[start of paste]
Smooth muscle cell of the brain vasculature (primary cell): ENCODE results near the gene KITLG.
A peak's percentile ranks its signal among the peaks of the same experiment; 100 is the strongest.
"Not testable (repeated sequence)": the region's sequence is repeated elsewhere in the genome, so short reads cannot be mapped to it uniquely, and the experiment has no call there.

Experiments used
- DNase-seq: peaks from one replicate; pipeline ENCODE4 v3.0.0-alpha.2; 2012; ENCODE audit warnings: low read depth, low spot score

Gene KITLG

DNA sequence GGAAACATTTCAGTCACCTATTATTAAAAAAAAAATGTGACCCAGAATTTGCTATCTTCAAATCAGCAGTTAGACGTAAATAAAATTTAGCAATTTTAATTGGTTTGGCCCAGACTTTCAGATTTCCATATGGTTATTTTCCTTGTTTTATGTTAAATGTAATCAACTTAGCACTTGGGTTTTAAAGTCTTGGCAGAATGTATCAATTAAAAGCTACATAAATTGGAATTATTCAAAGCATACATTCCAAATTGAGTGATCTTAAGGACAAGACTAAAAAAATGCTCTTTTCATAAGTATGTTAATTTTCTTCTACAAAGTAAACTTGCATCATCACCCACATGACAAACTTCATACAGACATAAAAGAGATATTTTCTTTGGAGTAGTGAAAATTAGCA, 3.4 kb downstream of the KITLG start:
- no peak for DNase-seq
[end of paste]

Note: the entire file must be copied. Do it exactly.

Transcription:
Smooth muscle cell of the brain vasculature (primary cell): ENCODE results near the gene KITLG.
A peak's percentile ranks its signal among the peaks of the same experiment; 100 is the strongest.
"Not testable (repeated sequence)": the region's sequence is repeated elsewhere in the genome, so short reads cannot be mapped to it uniquely, and the experiment has no call there.

Experiments used
- DNase-seq: peaks from one replicate; pipeline ENCODE4 v3.0.0-alpha.2; 2012; ENCODE audit warnings: low read depth, low spot score

Gene KITLG

DNA sequence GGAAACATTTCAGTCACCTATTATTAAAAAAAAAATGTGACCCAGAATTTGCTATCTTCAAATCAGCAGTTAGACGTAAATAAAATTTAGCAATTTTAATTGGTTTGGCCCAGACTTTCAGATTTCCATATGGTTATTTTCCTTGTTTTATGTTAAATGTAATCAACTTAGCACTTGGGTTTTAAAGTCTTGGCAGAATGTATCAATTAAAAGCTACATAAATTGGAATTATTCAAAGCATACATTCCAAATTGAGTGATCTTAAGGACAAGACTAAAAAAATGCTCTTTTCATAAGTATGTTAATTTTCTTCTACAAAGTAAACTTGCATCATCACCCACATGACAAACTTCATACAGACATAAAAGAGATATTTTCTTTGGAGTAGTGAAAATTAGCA, 3.4 kb downstream of the KITLG start:
- no peak for DNase-seq